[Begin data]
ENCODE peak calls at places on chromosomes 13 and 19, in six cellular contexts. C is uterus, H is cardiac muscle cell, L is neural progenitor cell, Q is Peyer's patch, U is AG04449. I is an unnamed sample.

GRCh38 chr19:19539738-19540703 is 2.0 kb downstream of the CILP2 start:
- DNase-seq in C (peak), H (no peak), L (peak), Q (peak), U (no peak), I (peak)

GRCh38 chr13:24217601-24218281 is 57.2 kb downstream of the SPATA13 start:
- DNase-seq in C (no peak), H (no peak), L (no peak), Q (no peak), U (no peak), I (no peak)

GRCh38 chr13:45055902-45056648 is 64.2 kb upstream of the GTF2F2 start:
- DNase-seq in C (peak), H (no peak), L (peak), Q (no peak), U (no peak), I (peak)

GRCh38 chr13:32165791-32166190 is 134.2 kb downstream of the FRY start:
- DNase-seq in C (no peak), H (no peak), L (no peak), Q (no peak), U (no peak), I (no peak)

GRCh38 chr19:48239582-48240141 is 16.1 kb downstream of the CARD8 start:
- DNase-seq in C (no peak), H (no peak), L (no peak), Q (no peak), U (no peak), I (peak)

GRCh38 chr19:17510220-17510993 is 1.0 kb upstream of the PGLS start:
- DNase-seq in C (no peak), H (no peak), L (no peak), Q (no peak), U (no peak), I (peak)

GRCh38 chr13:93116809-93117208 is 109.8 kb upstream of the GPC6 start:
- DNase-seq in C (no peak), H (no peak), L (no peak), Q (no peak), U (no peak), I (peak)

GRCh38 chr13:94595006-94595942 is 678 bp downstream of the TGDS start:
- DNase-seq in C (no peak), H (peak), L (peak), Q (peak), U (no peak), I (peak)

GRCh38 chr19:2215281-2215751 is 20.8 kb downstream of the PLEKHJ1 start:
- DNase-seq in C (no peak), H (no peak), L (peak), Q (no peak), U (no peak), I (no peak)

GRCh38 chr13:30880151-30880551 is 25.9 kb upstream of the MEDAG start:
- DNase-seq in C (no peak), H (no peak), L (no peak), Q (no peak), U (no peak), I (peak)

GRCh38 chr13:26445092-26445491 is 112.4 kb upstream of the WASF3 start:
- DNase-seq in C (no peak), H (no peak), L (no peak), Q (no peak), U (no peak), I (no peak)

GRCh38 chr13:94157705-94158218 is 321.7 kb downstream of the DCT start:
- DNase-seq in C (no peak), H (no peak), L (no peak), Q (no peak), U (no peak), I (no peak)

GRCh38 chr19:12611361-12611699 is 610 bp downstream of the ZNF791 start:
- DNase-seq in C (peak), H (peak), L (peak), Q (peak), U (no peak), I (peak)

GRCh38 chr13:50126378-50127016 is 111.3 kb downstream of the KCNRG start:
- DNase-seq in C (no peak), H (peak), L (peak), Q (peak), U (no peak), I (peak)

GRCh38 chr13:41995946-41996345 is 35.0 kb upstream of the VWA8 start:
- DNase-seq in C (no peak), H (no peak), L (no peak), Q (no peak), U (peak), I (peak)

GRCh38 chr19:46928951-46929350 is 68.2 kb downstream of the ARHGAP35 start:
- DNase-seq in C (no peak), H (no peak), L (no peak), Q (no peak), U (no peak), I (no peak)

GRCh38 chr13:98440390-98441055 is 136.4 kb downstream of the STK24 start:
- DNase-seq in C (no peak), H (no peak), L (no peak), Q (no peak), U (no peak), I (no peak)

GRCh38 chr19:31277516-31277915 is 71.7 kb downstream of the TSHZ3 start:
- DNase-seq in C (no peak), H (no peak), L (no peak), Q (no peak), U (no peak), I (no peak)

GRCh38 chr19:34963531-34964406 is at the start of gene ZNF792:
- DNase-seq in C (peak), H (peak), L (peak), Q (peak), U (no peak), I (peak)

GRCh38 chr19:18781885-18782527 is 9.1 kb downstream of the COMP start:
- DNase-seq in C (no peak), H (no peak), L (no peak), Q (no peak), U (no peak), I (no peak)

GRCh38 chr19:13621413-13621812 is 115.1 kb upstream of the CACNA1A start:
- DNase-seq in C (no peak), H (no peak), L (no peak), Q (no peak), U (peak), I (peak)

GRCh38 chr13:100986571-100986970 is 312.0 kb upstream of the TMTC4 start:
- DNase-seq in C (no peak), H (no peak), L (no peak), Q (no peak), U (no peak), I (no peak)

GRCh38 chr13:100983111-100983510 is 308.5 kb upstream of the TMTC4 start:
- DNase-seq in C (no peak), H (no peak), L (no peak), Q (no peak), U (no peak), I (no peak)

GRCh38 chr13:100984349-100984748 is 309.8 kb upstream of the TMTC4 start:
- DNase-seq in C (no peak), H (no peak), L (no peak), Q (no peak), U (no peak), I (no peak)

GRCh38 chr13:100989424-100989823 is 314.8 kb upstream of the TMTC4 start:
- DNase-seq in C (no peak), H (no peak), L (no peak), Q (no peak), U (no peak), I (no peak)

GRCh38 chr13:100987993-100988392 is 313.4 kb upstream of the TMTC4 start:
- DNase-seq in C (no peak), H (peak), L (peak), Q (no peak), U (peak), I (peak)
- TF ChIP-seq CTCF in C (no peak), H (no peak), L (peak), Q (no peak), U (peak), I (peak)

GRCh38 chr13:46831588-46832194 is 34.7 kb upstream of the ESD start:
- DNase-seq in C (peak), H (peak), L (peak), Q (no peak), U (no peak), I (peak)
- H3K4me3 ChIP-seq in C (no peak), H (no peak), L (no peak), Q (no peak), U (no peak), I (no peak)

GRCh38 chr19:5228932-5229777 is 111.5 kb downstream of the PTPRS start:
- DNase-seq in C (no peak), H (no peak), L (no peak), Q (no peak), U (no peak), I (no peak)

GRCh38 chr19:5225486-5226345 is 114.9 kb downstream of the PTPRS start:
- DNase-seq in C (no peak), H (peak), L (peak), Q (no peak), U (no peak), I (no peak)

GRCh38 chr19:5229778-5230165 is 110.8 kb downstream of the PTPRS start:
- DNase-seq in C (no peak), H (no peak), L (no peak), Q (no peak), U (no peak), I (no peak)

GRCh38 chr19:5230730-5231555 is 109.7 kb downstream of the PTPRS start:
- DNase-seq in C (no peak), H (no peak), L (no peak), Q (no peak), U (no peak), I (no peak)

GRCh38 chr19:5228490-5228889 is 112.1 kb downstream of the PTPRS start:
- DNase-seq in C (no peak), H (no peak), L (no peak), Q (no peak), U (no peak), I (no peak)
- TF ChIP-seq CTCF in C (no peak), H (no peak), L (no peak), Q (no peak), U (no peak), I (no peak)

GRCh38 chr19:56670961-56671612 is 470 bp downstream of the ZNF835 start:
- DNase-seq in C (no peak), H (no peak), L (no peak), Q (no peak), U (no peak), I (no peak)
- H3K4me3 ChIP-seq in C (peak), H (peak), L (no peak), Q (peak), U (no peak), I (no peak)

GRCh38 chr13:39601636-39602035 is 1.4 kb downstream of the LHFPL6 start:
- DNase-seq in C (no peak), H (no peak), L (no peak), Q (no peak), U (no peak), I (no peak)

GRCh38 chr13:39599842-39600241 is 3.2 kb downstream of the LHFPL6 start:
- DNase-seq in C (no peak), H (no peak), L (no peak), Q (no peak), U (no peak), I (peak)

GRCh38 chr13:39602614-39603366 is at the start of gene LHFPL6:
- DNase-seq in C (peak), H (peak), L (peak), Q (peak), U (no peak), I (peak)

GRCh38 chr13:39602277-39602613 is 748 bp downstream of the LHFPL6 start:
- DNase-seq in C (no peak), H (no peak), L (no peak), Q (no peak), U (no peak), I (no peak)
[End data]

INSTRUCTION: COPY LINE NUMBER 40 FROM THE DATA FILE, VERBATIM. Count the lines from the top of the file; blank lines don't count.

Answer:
GRCh38 chr19:18781885-18782527 is 9.1 kb downstream of the COMP start: